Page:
Standing in the Shadows of Street Legends by Vernon Lucas

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Synopsis

I have heard it said that we all shall pay for the sins of the father. Someone once told me that when the next generation has it rough, it’s because they are reaping what the generation before them has sowed. This is what Creole people would call “Blood Magic in the Basement” (or so I’ve been told).
I am Vernon Lucas II and my father was a kingpin in the heroin drug trade. I can’t say that my adult life has been easy, but at least as a child I never really wanted for anything. I’ve been told that since my family has helped to poison many people in America with illegal drugs, that I was cursed to suffer in my adult life for their sins. I almost believed that for a time. I felt very restless in my adult life and very few goals that I set for myself ever worked out for me. I felt ashamed and even embarrassed by my family, until I began to research the reasons why they did what they did in the first place.
My father and his brothers came from very humble beginnings. His mother, my Grandmother was a field hand/housewife and her husband, my Grandfather was a share cropper as well as a bootlegger. They lived, loved and struggled in the segregated south of the early 1900’s. There have been rumors about how mean my Grandfather was, but by the time I had to live with him he was much kinder and gentler.
My Father’s brother, Frank Lucas was at least 20 years older than he was, so it was natural for him to look up to my Uncle Frank as not only an older brother but also as somewhat of a Father figure.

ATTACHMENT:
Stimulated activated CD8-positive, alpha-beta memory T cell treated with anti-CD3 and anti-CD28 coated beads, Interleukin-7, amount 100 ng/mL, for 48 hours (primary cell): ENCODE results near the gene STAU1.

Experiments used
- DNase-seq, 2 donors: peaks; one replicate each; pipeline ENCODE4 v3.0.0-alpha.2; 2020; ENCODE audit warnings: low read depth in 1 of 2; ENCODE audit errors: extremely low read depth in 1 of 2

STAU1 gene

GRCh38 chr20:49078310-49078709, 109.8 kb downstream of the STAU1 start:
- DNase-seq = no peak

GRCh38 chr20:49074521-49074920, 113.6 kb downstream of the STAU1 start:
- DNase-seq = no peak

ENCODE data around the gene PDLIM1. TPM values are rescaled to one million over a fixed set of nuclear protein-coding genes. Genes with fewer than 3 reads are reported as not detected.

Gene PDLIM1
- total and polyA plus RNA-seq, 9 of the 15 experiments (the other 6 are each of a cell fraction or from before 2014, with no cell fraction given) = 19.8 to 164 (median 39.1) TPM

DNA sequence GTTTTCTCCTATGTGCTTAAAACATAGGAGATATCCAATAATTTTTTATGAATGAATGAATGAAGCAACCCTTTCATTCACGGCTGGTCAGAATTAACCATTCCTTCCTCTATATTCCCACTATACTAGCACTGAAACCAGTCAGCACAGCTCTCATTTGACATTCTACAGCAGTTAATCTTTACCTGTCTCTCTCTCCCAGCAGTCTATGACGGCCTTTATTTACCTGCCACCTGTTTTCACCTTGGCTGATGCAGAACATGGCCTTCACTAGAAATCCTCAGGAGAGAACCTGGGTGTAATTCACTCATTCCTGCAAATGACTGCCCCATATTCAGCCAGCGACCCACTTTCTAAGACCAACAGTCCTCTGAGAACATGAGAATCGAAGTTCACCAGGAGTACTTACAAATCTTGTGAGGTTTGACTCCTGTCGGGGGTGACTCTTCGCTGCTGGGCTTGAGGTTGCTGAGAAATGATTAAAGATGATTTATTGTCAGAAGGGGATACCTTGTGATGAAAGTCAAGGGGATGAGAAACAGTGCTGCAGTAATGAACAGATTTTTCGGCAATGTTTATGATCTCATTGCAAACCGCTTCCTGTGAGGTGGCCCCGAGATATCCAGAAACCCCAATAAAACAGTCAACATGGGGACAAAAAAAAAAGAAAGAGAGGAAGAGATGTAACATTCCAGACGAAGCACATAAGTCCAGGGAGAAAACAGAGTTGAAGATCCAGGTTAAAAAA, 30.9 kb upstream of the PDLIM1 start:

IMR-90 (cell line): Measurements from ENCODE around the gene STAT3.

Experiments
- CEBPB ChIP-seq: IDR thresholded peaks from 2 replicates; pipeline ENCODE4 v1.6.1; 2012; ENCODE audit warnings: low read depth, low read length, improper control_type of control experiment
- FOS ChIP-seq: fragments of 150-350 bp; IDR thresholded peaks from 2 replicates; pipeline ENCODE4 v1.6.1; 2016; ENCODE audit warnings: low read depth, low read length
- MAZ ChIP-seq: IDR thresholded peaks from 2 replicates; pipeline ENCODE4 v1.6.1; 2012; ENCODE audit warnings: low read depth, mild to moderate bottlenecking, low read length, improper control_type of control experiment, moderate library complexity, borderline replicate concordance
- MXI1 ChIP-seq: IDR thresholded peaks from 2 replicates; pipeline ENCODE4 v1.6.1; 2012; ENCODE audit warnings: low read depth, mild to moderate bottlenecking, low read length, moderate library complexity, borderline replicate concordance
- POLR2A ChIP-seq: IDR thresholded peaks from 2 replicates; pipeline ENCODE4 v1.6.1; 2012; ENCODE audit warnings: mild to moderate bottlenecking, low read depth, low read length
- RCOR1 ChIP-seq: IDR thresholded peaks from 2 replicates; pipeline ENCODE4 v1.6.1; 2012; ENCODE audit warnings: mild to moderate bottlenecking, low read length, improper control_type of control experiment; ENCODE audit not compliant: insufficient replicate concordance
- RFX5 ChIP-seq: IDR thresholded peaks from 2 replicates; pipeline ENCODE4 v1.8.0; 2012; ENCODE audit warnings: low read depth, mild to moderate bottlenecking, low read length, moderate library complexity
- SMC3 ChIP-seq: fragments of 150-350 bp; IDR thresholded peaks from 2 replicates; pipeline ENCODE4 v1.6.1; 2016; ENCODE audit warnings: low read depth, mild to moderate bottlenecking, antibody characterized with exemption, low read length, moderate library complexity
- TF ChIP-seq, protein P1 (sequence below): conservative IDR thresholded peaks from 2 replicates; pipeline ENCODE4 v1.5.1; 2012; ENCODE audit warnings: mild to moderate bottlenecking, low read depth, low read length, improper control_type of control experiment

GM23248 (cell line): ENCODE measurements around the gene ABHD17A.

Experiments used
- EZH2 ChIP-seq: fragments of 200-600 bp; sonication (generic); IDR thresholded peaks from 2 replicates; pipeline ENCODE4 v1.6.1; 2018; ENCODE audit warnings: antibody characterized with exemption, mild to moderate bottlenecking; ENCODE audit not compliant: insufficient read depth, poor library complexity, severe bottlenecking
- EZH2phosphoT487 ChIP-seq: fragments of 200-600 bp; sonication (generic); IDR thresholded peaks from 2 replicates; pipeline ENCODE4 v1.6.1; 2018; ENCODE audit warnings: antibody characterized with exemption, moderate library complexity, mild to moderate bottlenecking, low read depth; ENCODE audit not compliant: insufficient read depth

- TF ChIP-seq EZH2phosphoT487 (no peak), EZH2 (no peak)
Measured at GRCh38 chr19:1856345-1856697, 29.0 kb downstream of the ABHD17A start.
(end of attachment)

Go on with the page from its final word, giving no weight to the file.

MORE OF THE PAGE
Frank left home at a very early age to make his own way in life and turned to a life of crime out of necessity. He became one of the best at what he did. It was just a matter of time before my father eventually followed in his footsteps.
I am by no means condoning what they did in the 60’s & 70’s I just want to let it be known that they were not Harvard Educated, to say the least and they felt that they didn’t have much choice in what they did. To follow their American dream, they sold narcotics and cut out the middle man in doing so. This allowed them to sell it very pure and inexpensive. Needless to say, it pissed a lot of people off.
Once they made their fortune, they invested within their community, gave an economic boost to many minorities across America, as well as paying back taxes and saving the homes of certain celebrities. These were only some of the positive things that they accomplished.
The real story is that of the Country Boys. Even though there wouldn’t be any Country Boys without the help of my Uncle Frank. The Country Boys and Frank Lucas were 2 completely separate entities. It took the help of the Country boys to expand Frank Lucas’ empire and even though it started out with number running and narcotics, it eventually became so much more. My father, Vernon (Shorty) Lucas Sr. helped run the Country Boys and with the help of his brothers he was able to pull his family and everyone he knew out of obscurity and poverty.
Frank wasn’t very proud of what he felt he had to do to make a living so he lied to his mother and told her that he was a business man. When he brought her up north from North Carolina he Lived in New York and set his Parents and most of his siblings up in Northern New Jersey.
This autobiographical tale gives firsthand insight on what it was actually like growing up in such a household. I have decided to share at least the first 30 years of my life to show exactly what I personally went through as the son of an American Gangster. It has been an emotional roller coaster for me and I cannot determine which came first; the chicken or the egg. Meaning: Was my life’s emotional instability inherited, or was it caused by the way I had to live? You be the judge.
I am hoping this autobiography serves some as a manual as well as entertainment through self education.
So in synopsis, what I’m trying to convey is that the Lucas family is so much more than this gangster image that’s portraye
 

About Vernon Lucas

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Published June 1, 2010 by Xlibris Corporation. 134 pages
Genres: Biographies & Memoirs. Non-fiction

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